Is a “Lacklustre” 2% Rise in Home Values Such a Bad Thing? | Canadian Mortgages Inc. , 'opacity': false, 'speedIn': , 'speedOut': , 'changeSpeed': , 'overlayShow': false, 'overlayOpacity': "", 'overlayColor': "", 'titleShow': false, 'titlePosition': '', 'enableEscapeButton': false, 'showCloseButton': false, 'showNavArrows': false, 'hideOnOverlayClick': false, 'hideOnContentClick': false, 'width': , 'height': , 'transitionIn': "", 'transitionOut': "", 'centerOnScroll': false }); })
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Is a “Lacklustre” 2% Rise in Home Values Such a Bad Thing?

TD Economics has released a report titled “Long-run rate of return for Canadian home prices,” which states that home prices should see a “lacklustre” return of only 2 per cent this year. And while that has some panicking, especially on the heels of the news that our economy is expected to slow in growth. But, is it really such a bad thing?

The report says that “home price gains should simply match the pace of inflation,” and that the real estate market still outperforms most other types of investments, with the only exception being the stock market. And, unlike many are probably thinking, it’s the real estate markets in Toronto and Vancouver that will continue to do better than the national average.

The report looks at all the factors that have caused the housing market to slow down – namely that slower economic growth, tighter mortgage rules, and the fact that interest rates are going to rise – and states these as reasons why we can expect such a low rise in home values.

“With the slowdown in the Canadian housing market well entrenched, many are worried about the future value of their homes,” stated the report.

But there’s no reason Canadians should still be worried about a crash. Over the past decade, home prices have increased by an average of 7 per cent each year. (Although the Canadian Real Estate Association pegs those growth figures at closer to 5.4 per cent a year covering the years from 1980 – 2012.)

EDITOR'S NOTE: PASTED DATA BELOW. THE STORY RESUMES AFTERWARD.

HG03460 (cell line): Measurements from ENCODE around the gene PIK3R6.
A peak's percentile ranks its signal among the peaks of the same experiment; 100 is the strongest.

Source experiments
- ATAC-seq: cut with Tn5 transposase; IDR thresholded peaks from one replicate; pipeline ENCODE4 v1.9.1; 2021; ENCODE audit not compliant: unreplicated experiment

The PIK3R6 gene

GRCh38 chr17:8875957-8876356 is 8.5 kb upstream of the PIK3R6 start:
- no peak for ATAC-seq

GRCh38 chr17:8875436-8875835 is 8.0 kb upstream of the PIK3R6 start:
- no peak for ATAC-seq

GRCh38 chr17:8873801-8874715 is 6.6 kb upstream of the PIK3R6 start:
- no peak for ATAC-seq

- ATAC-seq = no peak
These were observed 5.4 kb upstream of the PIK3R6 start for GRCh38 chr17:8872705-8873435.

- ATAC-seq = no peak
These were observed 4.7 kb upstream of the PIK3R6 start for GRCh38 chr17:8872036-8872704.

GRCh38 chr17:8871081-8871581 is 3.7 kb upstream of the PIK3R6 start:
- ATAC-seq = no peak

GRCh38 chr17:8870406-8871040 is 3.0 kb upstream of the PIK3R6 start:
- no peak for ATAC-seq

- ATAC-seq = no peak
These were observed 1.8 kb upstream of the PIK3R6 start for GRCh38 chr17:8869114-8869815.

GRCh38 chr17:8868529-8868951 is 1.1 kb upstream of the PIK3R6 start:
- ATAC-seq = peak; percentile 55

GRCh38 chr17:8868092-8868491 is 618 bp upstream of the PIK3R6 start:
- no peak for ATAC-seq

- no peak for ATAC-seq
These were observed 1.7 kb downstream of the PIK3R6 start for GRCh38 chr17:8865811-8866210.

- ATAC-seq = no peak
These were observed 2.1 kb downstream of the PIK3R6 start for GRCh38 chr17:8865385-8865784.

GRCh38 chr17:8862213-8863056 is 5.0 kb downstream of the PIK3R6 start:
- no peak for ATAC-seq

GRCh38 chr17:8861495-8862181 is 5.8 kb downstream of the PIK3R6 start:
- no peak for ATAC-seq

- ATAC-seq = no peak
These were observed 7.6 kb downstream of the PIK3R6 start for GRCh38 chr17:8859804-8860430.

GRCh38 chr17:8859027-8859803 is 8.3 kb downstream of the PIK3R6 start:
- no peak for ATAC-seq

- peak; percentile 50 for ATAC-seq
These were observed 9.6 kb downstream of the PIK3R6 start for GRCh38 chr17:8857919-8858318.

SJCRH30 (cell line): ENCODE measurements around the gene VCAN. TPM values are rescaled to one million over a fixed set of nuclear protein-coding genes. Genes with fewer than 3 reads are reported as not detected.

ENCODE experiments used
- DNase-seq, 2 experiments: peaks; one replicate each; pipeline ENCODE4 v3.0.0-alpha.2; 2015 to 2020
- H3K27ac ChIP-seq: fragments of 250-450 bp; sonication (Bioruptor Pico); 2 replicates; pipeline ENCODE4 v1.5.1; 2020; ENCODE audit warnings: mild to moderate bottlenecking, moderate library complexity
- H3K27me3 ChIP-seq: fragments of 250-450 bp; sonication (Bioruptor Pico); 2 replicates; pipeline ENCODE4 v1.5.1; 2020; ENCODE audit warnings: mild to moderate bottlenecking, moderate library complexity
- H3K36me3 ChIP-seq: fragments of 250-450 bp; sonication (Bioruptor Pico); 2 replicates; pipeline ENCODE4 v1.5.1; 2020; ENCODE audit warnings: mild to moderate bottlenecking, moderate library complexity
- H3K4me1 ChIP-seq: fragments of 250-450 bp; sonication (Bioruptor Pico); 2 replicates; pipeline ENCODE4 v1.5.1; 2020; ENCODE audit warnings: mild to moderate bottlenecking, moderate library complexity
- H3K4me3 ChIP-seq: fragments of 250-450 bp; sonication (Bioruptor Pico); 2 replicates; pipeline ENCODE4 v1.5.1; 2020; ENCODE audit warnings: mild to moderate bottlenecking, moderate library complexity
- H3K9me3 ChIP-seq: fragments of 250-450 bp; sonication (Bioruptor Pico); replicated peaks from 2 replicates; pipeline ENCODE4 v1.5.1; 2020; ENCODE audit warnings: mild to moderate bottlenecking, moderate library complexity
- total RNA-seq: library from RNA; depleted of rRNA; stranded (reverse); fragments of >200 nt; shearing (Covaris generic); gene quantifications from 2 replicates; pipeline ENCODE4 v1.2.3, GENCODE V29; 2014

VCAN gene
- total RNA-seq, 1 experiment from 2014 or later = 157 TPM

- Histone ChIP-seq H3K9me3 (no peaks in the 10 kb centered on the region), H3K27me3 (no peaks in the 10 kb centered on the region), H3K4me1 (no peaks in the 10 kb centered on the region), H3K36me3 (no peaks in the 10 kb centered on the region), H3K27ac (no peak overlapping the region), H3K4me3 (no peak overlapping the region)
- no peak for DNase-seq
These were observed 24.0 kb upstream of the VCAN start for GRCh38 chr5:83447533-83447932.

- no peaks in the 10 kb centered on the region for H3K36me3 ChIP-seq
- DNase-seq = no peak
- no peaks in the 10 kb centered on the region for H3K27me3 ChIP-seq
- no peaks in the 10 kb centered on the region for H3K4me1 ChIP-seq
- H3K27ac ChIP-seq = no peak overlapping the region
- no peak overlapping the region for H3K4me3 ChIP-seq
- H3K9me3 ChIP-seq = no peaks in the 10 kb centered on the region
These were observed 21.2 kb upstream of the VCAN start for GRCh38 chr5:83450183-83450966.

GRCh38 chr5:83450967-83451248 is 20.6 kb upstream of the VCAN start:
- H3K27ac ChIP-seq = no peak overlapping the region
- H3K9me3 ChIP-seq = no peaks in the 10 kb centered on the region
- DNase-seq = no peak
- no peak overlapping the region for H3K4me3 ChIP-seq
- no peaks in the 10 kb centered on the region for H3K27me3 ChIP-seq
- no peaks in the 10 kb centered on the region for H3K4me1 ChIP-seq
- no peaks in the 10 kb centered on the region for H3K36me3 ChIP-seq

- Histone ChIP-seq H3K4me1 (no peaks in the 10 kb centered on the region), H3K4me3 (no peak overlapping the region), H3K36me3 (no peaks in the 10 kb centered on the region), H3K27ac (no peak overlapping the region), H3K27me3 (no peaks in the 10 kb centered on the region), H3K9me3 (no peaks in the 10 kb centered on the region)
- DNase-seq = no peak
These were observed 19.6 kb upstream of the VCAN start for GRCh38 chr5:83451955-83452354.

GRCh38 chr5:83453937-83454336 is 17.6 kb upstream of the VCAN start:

And while 2 per cent may not seem like a lot when compared with that, home prices are still far too high, the report says. That’s especially true when you compare it with other fundamentals, such as price-to-income, price-to-rent, and monthly affordability measures.

The report also touches on the factors that will play into these figures, mostly the aging population as well as new immigrants to Canada.

“We assume that baby boomers will not sell their homes in droves, driving down average home prices,” says the report. And even if it does, the report says, that sell-off will happen over a period of so many years that it will have little effect on home prices.

And immigration will also pull down rising values, as the report states that it’s going to be harder for new immigrants to attain home ownership, meaning this group won’t be there to support the housing market either.

But is this really such a bad thing? Even if home values increase by only 2 per cent, doesn’t that make it easier for those still looking for a home to purchase one? And while a home is an investment, is it really fair to compare “rates of return” with those seen on other types of investments? What happened to just buying a home for yourself or your family? When did homes become such cash cows?

What do you think? Is a 2 per cent rise in home values really such a huge concern?

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